God. The children of Israel accepted the covenant with the words:
"All that the Lord hath spoken will we do, and obey" (Exodus
Si.7). Moses then ascended Mount Sinai to receive the tablets of
the Law.
(The recounting of the Weekly Portion of the Law is extracted and
based upon "The Graphic History of the Jewish Heritage," edited by
P. Wollman-Tsamir, published by Shengold. The volume is available
at 45 West 45 Street, New York, NY 10036 (212) 2464911.)
Feb. 16
Feb. 23
5:57 p.m.
6:01 p.m.
Mar. 2
Mar. 9
6:05 p.m.
6:12 p.m.
needs your
old set of
Or your old power tools. Or your daughter's bicycle.
Or your old dining room set.
Just call toll-free, and we'll pick them up, at your
convenience, for resale at the Douglas Gardens
Thrift Shops.
The proceeds will help buy medicine and medical
supplies for Herman and other residents of the Miami
Jewish Home and Hospital for the Aged. And you'll feel
like a million without spending a dime.
Call for free pick-up:
The only authorized thrill shops of the Miami Jewish Home
and Hospital lor the Aged. All gifts tax-deductible.
'" !

Page 8 The Jewish Floridian of South Broward-HollywoodFriday, February 16, 1990
Will Host International Conference
Florida Israel Institute Co-sponsors Haifa Dinner
The University of Haifa and
the Florida-Israel Institute
have entered into an exciting
collaboration for student and
faculty exchanges. The Agree-
ment reads that "As the pur-
poses, goals and mission of the
Florida-Israel Institute and
the University of Haifa are
common and compatible in
many areas, significant bene-
fits will be derived by estab-
lishing a program of formal
The Florida-Israel Institute
will work with students
throughout the state of Florida
to identify those-qualified to
Lincoln ------
spend either a semester or full
academic year at the Univer-
sity of Haifa. The Institute will
assist with processing student
applications, fee collection,
course selections and academic
advisement, travel informa-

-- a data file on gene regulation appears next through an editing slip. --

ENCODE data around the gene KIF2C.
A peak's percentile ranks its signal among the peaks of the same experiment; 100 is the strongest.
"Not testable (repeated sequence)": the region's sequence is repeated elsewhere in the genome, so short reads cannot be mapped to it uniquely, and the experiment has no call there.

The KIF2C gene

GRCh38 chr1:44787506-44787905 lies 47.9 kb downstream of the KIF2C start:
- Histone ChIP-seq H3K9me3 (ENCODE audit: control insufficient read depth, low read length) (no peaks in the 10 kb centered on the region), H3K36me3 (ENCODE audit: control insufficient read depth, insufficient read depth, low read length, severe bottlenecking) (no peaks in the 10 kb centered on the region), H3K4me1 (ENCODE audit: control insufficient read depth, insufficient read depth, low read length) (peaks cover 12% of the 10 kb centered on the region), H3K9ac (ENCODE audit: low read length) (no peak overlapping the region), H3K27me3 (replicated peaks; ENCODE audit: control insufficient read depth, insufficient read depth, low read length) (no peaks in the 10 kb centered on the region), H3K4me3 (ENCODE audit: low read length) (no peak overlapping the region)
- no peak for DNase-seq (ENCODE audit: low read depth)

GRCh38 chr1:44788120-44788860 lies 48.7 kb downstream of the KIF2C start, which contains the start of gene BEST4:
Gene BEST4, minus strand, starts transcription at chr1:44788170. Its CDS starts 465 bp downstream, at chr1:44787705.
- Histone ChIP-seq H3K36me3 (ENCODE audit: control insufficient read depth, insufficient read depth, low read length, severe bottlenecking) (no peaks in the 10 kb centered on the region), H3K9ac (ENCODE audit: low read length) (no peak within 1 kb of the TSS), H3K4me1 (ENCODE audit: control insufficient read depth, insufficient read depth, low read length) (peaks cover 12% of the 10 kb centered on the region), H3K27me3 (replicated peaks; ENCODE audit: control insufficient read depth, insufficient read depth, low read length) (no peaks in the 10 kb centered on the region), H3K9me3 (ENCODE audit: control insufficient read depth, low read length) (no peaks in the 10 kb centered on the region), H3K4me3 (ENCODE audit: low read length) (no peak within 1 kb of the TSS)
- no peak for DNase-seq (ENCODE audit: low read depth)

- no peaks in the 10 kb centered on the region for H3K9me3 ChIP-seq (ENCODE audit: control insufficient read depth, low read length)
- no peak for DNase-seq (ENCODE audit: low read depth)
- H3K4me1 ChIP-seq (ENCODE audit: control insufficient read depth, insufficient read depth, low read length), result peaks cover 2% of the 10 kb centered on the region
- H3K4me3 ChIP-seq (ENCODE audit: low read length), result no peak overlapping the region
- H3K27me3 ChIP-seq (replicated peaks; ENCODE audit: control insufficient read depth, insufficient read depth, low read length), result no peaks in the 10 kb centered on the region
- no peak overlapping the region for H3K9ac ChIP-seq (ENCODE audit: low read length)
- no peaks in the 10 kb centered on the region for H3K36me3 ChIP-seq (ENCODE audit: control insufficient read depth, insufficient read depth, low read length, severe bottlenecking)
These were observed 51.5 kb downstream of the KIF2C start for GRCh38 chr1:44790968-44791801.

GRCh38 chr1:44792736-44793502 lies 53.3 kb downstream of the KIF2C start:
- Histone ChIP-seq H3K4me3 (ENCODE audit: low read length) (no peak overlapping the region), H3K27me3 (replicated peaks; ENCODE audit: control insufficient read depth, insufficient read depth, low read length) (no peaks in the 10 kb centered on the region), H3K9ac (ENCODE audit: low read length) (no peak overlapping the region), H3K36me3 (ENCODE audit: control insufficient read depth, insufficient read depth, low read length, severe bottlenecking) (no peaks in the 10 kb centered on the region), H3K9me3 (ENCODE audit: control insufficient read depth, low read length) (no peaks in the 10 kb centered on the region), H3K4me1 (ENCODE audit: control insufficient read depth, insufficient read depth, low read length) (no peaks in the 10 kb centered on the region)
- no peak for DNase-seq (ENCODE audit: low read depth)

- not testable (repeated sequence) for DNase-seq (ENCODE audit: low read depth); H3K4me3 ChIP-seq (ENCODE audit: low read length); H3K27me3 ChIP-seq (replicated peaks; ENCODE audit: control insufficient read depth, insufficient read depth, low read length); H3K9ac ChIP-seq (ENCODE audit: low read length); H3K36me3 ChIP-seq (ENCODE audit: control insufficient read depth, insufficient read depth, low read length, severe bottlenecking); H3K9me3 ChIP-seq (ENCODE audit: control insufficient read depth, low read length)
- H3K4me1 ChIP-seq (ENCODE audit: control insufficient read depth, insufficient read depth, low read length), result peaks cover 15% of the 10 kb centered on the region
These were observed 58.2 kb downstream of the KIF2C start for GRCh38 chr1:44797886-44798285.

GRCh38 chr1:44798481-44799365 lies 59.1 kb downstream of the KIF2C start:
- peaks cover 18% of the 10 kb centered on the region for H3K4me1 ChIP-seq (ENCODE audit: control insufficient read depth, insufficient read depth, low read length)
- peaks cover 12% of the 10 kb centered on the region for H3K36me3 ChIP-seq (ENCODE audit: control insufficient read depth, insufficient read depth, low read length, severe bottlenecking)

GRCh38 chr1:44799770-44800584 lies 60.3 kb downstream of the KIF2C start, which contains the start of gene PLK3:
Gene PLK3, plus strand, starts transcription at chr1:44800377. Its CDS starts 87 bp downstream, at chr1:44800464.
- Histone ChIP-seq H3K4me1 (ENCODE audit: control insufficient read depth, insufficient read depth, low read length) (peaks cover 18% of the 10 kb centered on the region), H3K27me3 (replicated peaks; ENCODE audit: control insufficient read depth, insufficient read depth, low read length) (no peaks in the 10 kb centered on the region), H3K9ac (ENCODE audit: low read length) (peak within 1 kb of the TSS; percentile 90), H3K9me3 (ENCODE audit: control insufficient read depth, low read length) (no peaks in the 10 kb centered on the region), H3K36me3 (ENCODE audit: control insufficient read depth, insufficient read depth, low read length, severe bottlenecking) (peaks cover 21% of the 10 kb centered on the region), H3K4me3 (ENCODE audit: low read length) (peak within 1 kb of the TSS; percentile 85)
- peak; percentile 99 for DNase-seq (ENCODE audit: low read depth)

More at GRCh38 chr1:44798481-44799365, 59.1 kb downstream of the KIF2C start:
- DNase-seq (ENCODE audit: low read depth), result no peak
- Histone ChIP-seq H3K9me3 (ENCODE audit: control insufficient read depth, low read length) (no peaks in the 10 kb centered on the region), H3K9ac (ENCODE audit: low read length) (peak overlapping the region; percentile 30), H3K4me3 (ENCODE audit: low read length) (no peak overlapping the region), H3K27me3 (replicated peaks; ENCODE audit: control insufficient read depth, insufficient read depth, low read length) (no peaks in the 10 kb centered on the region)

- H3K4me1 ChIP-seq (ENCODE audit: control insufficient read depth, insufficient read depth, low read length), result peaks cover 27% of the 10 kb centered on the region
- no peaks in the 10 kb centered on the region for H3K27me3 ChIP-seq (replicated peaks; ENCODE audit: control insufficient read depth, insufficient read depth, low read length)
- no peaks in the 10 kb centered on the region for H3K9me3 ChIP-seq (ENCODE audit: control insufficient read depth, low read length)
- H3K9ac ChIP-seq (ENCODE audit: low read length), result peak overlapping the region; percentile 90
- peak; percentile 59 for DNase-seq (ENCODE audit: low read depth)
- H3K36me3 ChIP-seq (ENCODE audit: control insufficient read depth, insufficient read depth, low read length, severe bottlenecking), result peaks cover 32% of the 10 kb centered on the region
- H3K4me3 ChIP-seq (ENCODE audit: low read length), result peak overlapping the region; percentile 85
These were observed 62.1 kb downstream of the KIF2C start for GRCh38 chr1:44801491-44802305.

tion and other orientation for
study abroad.
Academic programs at the
University of Haifa will
include study tours, field trips
and other special course-
related activities. Participat-
ing students will be required to
take a "full course load" each
semester of 15 credit hours,
with one of these course offer-
ings to be either a Hebrew
language course or a course
offered in Hebrew language.
The University of Haifa was
founded in 1963 and its 200-
acre campus in northern Israel
is a center for higher education
in the humanities and social
sciences. The co-educational
student body numbers approx-
imately 7000, with undergrad-
uate instruction in 24 depart-
ments and graduate studies in
15. The university hosts nearly
800 immigrant students.
The Florida-Israel Institute
will host the United States/
Israel Conference on Interna-
tional Trade and Economic
Continued from Page 4
was an occasion when Presi-
dent Lincoln spared the life of
a Jewish soldier at two o'clock
in the morning.
Aaron Pareira's father was
dying, and Aaron's mother
asked him to come home to see
his father and recite Kaddish
at the graveside.
Pareira applied for a brief
furlough for a few days, but it
was denied. Nevertheless, the
soldier's love for his parents
led him to go home anyway.
Later he was arrested, tried
and condemned to death.
Simon Wolf, a leader of the
Baltimore Jewish community,
succeeded in arranging a
meeting with Lincoln about
the matter. Because Lincoln
was so busy, he could only see
Wolf at 2:00 a.m. When Lin-
coln heard the whole story, in a
typical compassionate manner,
he pardoned the soldier. Par-
eira returned to the army and
fought heroically. He was later
killed in the battle of Cold
During the presidential cam-